Here I am.
The Butler men's basketball coach and his wife, Tracy, burst out laughing when I made the remark. But fast-forward 14 days and that half-joking remark has taken on a bit more serious light.
On Sunday, UCLA athletic director Dan Guerrero informed Bruin coach Ben Howland that he was being fired.
A source familiar with the UCLA athletic department told the Los Angeles Times that the top two candidates to replace Howland would be VCU's Shaka Smart and Stevens.
No one at 46th and Sunset Avenue should be resting easily now.
This will be a telling moment for the Butler coach. He's been offered many other opportunities to leave the only collegiate program that he has ever worked for in his 13-year professional career. However, he hasn't been offered the UCLA job before.
There are several negatives attached to the Bruin job, most notably the fact Guerrero just fired one of the more successful coaches in program history.
Howland led the Bruins to three Final Four appearances and won the Pac 12 championship earlier this month.
Ultimately, this type of treatment of a coach will resonate with those of the caliber of Smart and Stevens. Those two won't want to work for a boss that doesn't appreciate Final Four trips and conference titles.
Guerrero's treatment of Howland will more than likely force Guerrero to have to look further down his list – way down - for a replacement.
But hiring option number seven, as opposed to Stevens or Smart, will put Guerrero in a tough spot.
UCLA just spent $138 million renovating Pauley Pavilion; Guerrero needs someone that can fill the facility – a difficult chore with an apathetic fan base - with excitement to start generating dollars to justify that expenditure. Bringing in option number seven won't accomplish that. So that will leave Guerrero one choice and that is to give a top-tier candidate whatever they ask for.
Stevens and Smart are going to be able to negotiate, not just a top salary (UCLA has a history of being tight with its dollar, but can't afford to be if it truly wants Stevens or Smart), but also facility upgrades (the Bruins need a practice facility), length on the contract, security on that contract (Howland got just $3.2 million as a buyout for the remaining four years on his deal), and assurances that this coach can run the program as he sees fit.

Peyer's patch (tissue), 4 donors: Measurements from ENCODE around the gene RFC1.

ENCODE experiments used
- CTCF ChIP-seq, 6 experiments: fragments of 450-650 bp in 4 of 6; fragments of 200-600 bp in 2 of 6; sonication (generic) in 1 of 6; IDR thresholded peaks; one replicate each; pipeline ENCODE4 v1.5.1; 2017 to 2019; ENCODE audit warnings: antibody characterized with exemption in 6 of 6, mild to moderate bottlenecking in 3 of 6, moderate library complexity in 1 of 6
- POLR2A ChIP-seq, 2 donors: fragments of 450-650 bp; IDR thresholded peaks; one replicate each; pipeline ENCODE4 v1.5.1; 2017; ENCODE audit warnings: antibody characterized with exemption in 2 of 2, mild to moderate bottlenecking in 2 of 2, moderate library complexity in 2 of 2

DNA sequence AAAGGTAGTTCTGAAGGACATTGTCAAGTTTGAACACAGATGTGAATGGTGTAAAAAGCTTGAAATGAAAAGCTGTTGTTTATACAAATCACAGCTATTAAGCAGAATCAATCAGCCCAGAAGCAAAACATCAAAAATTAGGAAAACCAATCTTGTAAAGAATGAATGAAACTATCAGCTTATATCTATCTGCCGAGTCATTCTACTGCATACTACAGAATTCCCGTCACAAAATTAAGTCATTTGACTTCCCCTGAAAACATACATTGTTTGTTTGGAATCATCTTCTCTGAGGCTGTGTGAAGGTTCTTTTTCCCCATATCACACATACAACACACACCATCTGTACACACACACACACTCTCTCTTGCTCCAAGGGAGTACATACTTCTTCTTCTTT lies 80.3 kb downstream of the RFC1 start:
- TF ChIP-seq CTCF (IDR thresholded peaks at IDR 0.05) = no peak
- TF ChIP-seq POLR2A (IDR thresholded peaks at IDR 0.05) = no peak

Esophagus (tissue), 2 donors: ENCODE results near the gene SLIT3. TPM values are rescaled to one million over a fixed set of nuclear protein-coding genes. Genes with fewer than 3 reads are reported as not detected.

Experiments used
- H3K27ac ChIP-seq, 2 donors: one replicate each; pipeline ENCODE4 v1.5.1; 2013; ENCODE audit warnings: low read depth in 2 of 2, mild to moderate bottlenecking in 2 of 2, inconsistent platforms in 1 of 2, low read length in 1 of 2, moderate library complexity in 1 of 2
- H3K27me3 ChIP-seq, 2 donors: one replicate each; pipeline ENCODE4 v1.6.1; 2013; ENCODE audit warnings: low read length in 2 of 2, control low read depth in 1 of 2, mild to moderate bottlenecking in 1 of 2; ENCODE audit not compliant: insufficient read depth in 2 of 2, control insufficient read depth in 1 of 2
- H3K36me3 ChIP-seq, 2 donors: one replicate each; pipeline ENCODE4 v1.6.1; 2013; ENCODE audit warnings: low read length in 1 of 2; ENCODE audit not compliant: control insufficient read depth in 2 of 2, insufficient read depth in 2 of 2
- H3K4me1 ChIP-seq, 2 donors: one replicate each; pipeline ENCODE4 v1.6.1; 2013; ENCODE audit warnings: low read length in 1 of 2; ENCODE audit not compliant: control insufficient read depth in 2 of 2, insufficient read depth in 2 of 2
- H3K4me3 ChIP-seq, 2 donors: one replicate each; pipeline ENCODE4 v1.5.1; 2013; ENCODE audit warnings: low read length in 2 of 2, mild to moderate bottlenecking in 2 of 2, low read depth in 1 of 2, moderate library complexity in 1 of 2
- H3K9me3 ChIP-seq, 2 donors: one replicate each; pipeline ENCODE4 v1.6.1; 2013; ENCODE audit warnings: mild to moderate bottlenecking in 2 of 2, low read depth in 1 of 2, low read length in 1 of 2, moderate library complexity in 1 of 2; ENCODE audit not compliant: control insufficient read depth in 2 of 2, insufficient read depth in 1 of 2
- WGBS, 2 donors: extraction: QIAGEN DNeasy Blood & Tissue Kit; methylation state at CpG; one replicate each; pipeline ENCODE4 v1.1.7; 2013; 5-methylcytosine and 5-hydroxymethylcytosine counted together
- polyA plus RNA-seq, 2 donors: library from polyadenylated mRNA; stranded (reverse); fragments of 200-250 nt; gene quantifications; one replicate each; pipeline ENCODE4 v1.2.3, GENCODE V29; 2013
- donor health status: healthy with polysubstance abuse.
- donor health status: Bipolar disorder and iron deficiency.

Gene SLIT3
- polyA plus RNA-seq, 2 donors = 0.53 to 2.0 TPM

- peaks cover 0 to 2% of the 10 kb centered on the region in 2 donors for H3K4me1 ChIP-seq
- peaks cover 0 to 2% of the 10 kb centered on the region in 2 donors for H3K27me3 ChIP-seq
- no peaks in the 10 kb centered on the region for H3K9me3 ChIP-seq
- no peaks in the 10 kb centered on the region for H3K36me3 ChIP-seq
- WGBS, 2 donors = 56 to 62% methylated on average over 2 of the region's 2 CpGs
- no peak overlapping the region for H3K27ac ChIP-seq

You give Stevens all of that, coupled with the lifestyle that living in Beverly Hills (just a long jump shot from the UCLA campus) brings, and all of sudden Butler fans have a very legitimate reason to be nervous.
I don't question Stevens' love of Butler in any way. I love my alma mater, as well. But when he visits the UCLA campus and tours a renovated Pauley Pavilion, visits the private school where his children will attend in Beverly Hills, eats lunch and plays golf at Bel-Air Country Club (just across Sunset Blvd. from the campus), takes Tracy and the kids shopping along Rodeo Drive, and has them (second) home-shop in Hermosa or Manhattan Beach, where they'll spend their weekends, I can't fathom that Stevens doesn't give pause before waving it off.
The timing for this opportunity is poor, for sure. Butler is set to move into the Big East next season and the excitement surrounding the Bulldog program has never been higher, despite Saturday's NCAA Tournament loss to Marquette.
But there is no doubt, Stevens' love of raising his family in Indiana, his love of Hinkle Fieldhouse, his love of his players, coaches and administration, his affection for everything about his position at Butler, is going to be tested if – when – Guerrero calls.
Stevens has always said “No, thanks” to job offers. And perhaps he will again. But an opportunity to coach UCLA is different. I told him he'd be crazy to turn it down. So here I am.